TALLAHASSEE, Fla. (WFLA) — As many as 10,000 Florida teachers and principals are believed to have passed their certification exams using materials the federal government alleges were stolen from the state.
The Florida couple behind the prep course that used the materials face lengthy prison terms.
Kathleen and Jeremy Jasper of Estero face 108 counts of wire fraud and three counts of stealing trade secrets, in this case, the contents of the teacher certification exam and the executive leadership exam.
As the couple entered court Friday, News Channel 8’s Mike Vasilinda asked if they believed they had committed a crime.
“We’re not going to talk to you,” said Jeremy Jasper.
Once inside the courthouse they surrendered their passports.
“The defendants, in this case, are accused of breaching the conditions of taking the test,” said Assistant U.S. Attorney Justin Keen.
Keen, the lead prosecutor in the case, said the couple would take the exams multiple times.
“And they are accused of harvesting the exam questions. Basically memorizing the test questions and then brain dumping them,” he said.
The couple then sold what they learned through their company, NavaED.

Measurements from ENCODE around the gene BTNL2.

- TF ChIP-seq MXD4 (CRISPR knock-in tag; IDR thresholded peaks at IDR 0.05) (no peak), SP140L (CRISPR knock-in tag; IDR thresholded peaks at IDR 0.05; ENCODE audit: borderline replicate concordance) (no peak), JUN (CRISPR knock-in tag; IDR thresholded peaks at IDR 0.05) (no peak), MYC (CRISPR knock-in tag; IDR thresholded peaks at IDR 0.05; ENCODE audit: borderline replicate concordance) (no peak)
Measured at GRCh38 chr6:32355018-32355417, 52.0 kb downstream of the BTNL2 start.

As many as 10,000 certified teachers and principals may have taken the courses.
“It isn’t simply that trade secrets that were stolen, which is a crime, but it’s the secondary direct impact it has on potentially compromising the integrity of the process by which the state of Florida tests, evaluates and certifies its teachers and principals,” said Lawrence Keefe, the U.S. Attorney for the Northern District of Florida.
After the Department of Education became suspicious, the couple was barred from taking the certification exam.
The indictment says an unspecified number of school districts, colleges and universities encouraged applicants to use NavaED.
Attorney Tom Finley, who is representing the Jaspers, said the couple is innocent.
“A lot of those questions are already on the FDOE website, so how can they be trade secrets,” said Finley.
Combined, the couple face centuries, not decades, in prison and millions in fines.
As the case moves forward, the couple is forbidden from using the materials in question but may continue to operate their business to provide prep courses not related to teacher certification exams.
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